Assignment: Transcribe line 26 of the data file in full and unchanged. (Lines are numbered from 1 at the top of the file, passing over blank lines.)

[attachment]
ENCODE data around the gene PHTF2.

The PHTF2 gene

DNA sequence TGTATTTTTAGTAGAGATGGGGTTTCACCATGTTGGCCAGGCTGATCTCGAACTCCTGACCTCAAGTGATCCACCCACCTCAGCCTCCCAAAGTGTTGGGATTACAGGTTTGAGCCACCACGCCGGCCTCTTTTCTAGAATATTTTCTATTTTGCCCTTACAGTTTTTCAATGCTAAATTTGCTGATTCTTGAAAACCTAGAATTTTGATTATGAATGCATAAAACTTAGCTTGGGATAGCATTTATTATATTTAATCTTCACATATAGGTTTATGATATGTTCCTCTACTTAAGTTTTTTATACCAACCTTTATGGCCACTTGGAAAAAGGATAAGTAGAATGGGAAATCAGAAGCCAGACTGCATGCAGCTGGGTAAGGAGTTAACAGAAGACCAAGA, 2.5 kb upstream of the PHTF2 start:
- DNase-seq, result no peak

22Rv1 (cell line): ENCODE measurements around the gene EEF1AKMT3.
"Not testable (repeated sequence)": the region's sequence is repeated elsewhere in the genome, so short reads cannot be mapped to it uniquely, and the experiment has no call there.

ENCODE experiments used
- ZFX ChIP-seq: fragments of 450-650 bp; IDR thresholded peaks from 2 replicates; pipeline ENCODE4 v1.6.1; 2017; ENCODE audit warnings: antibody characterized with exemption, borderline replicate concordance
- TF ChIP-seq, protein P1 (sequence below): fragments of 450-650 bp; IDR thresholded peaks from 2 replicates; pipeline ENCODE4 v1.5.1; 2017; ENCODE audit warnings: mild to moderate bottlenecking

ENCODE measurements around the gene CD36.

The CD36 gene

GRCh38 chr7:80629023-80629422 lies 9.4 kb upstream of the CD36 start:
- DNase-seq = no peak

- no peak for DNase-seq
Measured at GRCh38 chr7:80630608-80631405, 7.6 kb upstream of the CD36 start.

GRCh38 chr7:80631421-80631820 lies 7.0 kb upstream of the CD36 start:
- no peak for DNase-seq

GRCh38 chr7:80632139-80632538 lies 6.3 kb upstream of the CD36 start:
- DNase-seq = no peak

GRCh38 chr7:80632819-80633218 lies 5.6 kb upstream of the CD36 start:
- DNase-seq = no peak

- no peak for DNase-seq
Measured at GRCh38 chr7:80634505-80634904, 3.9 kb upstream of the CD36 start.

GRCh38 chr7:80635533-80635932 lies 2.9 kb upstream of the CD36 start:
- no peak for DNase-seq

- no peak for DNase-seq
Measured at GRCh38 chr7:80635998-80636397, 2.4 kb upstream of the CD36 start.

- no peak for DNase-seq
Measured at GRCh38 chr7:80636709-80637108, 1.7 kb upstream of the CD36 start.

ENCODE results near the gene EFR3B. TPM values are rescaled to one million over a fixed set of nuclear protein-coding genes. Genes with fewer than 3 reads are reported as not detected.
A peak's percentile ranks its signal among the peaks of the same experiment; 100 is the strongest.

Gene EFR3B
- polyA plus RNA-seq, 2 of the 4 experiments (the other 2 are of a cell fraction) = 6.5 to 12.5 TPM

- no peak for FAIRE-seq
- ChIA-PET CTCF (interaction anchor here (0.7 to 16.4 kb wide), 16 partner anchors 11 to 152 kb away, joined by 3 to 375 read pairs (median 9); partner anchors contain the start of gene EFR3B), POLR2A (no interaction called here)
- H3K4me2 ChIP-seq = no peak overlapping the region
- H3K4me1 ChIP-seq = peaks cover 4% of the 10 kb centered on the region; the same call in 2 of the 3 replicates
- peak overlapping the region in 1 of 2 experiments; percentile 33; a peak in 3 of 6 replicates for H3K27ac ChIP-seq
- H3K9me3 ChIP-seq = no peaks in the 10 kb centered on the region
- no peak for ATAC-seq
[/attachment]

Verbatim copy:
- no peak for DNase-seq